API Testifies in EPA Methane Hearing
The American Petroleum Institute (API) highlighted this week that its vice president of upstream policy, Kevin O’Scannlain, testified during the Environmental Protection Agency’s (EPA) public hearing on its proposed new methane regulations.
“API and its members recognize the importance of developing oil and natural gas resources responsibly and are committed to delivering solutions that reduce the risks of climate change while meeting society’s growing energy needs,” O’Scannlain said.
“We support the direct regulation of methane for new and existing sources and remain committed to working with EPA and the administration to identify emission control opportunities that are cost-effective, facilitate innovation and further the progress made in reducing emissions,” he added.
“With respect to rule implementation, we urge EPA to carefully consider the availability and cost of equipment, labor and other required resources needed to comply with the proposed standards … These aspects are especially critical in setting workable implementation timelines, given the hundreds of thousands of existing sources that may require retrofit, and current well-documented supply chain shortages,” O’Scannlain went on to say.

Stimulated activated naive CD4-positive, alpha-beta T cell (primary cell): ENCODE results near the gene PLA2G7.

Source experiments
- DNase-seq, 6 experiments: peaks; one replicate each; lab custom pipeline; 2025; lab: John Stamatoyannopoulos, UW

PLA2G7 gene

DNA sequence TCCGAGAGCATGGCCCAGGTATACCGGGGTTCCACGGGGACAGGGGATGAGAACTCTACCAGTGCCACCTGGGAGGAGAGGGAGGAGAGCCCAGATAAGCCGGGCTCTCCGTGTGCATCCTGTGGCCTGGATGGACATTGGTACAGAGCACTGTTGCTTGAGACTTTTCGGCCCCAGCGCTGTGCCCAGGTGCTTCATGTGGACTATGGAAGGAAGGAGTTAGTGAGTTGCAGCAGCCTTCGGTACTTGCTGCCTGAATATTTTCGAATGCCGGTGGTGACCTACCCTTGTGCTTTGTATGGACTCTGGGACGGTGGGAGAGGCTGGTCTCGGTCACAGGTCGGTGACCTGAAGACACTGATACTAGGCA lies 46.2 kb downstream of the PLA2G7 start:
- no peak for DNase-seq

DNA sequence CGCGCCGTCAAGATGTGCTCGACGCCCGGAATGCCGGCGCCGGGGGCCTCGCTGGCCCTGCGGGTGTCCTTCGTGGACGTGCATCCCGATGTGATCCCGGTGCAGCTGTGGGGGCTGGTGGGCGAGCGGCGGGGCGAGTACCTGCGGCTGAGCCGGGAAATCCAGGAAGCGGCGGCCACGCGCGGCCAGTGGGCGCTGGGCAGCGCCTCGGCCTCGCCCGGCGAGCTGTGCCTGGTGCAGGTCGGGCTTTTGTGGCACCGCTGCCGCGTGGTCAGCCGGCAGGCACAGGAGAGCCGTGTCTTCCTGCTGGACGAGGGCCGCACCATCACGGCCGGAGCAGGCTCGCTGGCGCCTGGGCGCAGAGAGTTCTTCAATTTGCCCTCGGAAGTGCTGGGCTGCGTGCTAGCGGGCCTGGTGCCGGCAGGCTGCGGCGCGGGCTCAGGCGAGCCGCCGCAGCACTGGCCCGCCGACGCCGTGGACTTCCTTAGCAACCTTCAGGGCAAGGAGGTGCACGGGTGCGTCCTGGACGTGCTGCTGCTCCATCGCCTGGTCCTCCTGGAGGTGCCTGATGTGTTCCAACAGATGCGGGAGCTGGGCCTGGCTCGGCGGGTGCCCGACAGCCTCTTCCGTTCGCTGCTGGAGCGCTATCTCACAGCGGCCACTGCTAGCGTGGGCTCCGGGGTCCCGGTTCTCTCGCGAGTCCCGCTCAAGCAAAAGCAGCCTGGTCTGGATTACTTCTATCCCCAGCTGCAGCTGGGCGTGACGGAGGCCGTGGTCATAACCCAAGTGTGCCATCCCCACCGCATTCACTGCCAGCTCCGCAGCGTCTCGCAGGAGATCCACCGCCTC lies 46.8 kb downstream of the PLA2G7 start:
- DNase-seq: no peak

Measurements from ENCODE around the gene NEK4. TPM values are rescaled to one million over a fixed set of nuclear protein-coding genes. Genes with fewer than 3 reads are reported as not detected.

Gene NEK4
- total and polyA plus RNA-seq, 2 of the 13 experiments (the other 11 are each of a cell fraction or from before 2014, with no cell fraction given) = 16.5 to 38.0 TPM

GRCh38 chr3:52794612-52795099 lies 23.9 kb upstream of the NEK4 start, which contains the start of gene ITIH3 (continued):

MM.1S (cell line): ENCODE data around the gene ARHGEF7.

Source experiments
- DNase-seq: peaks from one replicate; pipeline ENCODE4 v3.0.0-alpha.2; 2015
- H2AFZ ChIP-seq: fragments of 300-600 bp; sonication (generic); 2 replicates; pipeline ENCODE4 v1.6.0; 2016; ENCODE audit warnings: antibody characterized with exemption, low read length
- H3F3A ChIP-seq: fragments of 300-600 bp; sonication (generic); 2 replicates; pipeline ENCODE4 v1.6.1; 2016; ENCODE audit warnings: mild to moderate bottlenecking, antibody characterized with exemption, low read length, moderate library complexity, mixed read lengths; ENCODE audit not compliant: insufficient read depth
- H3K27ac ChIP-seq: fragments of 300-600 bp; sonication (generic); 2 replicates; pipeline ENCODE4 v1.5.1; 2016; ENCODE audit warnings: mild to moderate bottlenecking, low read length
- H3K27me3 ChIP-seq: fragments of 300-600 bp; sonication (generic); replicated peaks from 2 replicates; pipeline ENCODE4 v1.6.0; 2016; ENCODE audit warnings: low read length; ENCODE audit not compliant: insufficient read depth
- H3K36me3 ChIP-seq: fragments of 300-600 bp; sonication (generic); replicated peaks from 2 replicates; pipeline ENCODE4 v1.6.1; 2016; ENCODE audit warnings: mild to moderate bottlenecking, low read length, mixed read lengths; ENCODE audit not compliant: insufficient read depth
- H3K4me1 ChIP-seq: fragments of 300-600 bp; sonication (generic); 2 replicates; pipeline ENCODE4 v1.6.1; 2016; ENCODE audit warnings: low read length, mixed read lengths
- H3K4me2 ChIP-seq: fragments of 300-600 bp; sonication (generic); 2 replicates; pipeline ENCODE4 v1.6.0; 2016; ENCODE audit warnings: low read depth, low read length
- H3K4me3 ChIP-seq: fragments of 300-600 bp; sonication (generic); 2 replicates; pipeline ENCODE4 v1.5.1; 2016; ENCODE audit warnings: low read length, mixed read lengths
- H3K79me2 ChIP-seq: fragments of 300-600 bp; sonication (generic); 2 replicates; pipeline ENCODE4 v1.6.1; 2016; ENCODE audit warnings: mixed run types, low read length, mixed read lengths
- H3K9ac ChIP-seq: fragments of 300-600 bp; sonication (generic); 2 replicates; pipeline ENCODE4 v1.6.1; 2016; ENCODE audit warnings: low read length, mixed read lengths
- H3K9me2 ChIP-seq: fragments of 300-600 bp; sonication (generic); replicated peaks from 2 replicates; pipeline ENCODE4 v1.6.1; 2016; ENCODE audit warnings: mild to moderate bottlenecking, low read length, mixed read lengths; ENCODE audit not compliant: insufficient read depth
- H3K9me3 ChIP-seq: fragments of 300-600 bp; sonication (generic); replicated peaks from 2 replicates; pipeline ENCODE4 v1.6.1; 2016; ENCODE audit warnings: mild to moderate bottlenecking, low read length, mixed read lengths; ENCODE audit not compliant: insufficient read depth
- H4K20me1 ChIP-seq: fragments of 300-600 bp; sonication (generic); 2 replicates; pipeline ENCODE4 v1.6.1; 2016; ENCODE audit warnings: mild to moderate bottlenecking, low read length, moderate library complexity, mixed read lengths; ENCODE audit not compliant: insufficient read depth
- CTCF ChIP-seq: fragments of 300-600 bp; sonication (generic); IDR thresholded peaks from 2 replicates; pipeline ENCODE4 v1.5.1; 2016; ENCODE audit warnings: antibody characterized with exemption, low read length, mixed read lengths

The EPA held a virtual public hearing from November 30 to December 2 to provide the public the opportunity to present comments and information on the agency’s proposed New Source Performance Standards and Emissions Guidelines for the oil and natural gas industry. The organization announced the new proposals on November 2.
In a statement posted on its site, the EPA noted that the proposals would expand and strengthen emissions reduction requirements that are currently on the books for new, modified and reconstructed oil and natural gas sources, and would require states to reduce methane emissions from hundreds of thousands of existing sources nationwide for the first time.
The API, which was formed in 1919, represents all segments of America’s natural gas and oil industry and its 600 members produce, process and distribute the majority of the nation’s energy, the organization’s website highlights.
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